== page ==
Former Sun newspaper editor David Yelland tells how his Yorkshire upbringing served him well
PUBLISHED: 08:33 02 September 2010 | UPDATED: 17:47 20 February 2013
David Yelland, a once troubled editor of The Sun newspaper, says his Yorkshire upbringing has served him well. <br/>Tony Greenway talks to him
A former editor of The Sun newspaper, David Yelland, has been frank about his childhood alopecia, alcoholism, failed marriage and the tragic death of his ex-wife. Hes admitted publicly that, for quite a long time, his life was a mess.
Even so, just before my interview, I ask his press officer if there are any subjects that are off limits. Not really, she says. Good. Because it would be ironic, wouldnt it, if a former red-top editor started to lay down the law about what he would and wouldnt talk about.
When we speak, though, Yelland does insist on one pre-condition. Hes not going to discuss his former boss and Sun proprietor, Rupert Murdoch.
Im very happy to talk about my upbringing and Yorkshire, he says, but every time Im asked about Murdoch I get a bit... He tails off and doesnt actually say what he gets a bit of but we can guess.
Editing The Sun, he says reasonably, was years ago for me.
Yelland was born in Harrogate in 1963 and his birth mother put him up for immediate adoption. I was adopted by my mum and dad in 1964, he says. We lived in York for a while dad worked at Barclays in the city and then we moved to Lincolnshire, Bridlington and, later, Manchester.
Of all these locations, Yelland considers Bridlington to be the family home. My mums parents ran the Carlton Hotel on the seafront which will be remembered by many people, he says. David Hockneys mum used to live nearby. Ive since met Hockney on a couple of occasions and he calls me the boy from Brid. When I was growing up, Id see him pushing his mum along the front very regularly. Its funny, no one knows who Hockney is in Bridlington. Well, they sort of know now; but for years he was completely anonymous, whereas in London hed have been mobbed.
Suffering from alopecia aged 11, Yelland wore a wig and was taunted at school. As an adult, he was shy but also focussed and determined, rising from the ranks of local journalism to become editor of The Sun in just 14 years, aged 35. In 2002 he was listed as the 22nd most powerful man in the country.
As Yellands career went up, however, his personal life went down.
Indeed, he once wrote for 24 years, I was drunk nearly every night.
Quite a feat when youre editing the UKs most popular newspaper. He has said he was intensely uncomfortable at The Sun, but it was alcohol, ultimately, that ended his marriage with Tania. More tragedy was to follow when Tania, died of cancer in 2006.
Yelland had checked into rehab the year before and conquered his drinking problem. Hed saved himself just in time because, with Tania gone, the couples young son, Max, now depended on him.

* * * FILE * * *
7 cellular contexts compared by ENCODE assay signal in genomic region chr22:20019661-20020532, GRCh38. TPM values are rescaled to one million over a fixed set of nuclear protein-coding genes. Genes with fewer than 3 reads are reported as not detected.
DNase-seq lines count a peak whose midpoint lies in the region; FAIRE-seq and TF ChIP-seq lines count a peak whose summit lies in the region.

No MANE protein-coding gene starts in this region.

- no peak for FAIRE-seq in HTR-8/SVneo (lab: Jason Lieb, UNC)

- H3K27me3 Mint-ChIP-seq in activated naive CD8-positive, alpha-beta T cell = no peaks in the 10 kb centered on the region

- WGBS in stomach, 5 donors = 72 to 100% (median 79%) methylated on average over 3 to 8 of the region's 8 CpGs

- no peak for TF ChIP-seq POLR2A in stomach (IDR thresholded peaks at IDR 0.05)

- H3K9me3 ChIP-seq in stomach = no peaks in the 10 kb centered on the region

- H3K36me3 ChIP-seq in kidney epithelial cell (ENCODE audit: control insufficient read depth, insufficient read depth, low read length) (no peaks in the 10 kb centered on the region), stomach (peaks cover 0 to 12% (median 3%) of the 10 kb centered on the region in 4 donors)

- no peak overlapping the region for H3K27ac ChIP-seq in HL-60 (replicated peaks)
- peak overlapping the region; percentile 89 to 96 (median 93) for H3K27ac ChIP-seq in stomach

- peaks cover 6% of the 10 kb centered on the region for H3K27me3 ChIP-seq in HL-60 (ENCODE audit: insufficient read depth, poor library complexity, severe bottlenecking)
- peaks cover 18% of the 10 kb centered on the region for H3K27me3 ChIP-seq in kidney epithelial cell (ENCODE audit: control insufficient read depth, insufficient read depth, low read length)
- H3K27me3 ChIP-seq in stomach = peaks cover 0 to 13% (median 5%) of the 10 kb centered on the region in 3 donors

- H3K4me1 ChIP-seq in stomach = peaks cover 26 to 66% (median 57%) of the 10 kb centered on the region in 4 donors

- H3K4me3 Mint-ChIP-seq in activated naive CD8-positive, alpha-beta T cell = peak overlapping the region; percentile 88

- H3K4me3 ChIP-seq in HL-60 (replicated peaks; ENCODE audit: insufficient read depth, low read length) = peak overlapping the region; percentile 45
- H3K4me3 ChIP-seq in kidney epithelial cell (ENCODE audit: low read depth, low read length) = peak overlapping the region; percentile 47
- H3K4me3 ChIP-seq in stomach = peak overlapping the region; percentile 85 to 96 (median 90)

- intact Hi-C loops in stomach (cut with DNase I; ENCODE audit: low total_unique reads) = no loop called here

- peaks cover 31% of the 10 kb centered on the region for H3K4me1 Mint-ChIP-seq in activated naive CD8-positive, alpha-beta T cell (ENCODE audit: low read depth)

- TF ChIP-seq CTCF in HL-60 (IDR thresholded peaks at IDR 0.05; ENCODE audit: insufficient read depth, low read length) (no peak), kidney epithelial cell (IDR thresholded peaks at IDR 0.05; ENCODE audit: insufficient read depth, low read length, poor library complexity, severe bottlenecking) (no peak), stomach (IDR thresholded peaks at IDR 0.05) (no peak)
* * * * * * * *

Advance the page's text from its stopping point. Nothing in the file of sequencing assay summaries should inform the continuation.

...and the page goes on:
These days Yelland is an alcohol-free happy dad and a partner in London PR firm, Brunswick; but hes also started a new career as an author.
Earlier this year his debut novel a book for children and adults was published to much acclaim. Called The Truth About Leo, its about a 10-year-old boy whose mother has died and whose father is a chronic alcoholic.
Yelland has said that Its not about me... but it is about the man I was dangerously close to becoming. So which character does he most identify with? Im not so much the father, he says. I was like Leo as a child. And the figure of the prime minister is also autobiographical because I do know what its like to have an important job but not be able to control what youre supposed to be doing. I was ambitious and ambition can be a very dangerous thing, so I wanted to write about that.
The book took Yelland three years to complete. There were elements which were emotionally painful to write, he admits. Theres a chapter where Leo remembers his mum plus theres a letter at the end of the book which explains how his father couldnt get better when she was alive. That was painful because the fact is I was unable to get well when Tania was alive.
Max, now 11, has never seen his dad drink and, says Yelland, never will. But now Max has read the book, what does he think of the story and his dads old life? He doesnt associate me with that person, says Yelland, because its the opposite of what I am. And Max doesnt take me seriously at all. Were a bit like Bart and Homer in The Simpsons.Yellands parents still live in York and their son and grandson visit often.
Yelland is fiercely proud of his roots and is a passionate advocate of Yorkshire-bred culture. I think Yorkshire has an incredible culture which we dont celebrate enough, he says.
Take Alan Bennett and Hockney who are, without doubt, the greatest of their kind in the world at the moment. And Christopher Bailey (chief creative director of Burberry) is the greatest fashion designer in the world. Theres a reason for that but theres also a Yorkshire tendency not to make too much of things.
When he sees old cine films of himself as a child, Yelland is viewing a Yorkshire that doesnt exist anymore. But he remembers it well. Up until I left junior school, I had an idyllic time, he says. A Yorkshire childhood is something that never leaves you. It instils certain values which stay with you your whole life: a love of simple pleasures, a love of peace, quiet, family and of minding your own business.
An ex-Editor of The Sun? Minding his own business? I did lose that for a while, admits David Yelland. My head was turned a little bit. But my upbringing stood me in extremely good stead.
The Truth About Leo by David Yelland is published by Penguin, 6.99.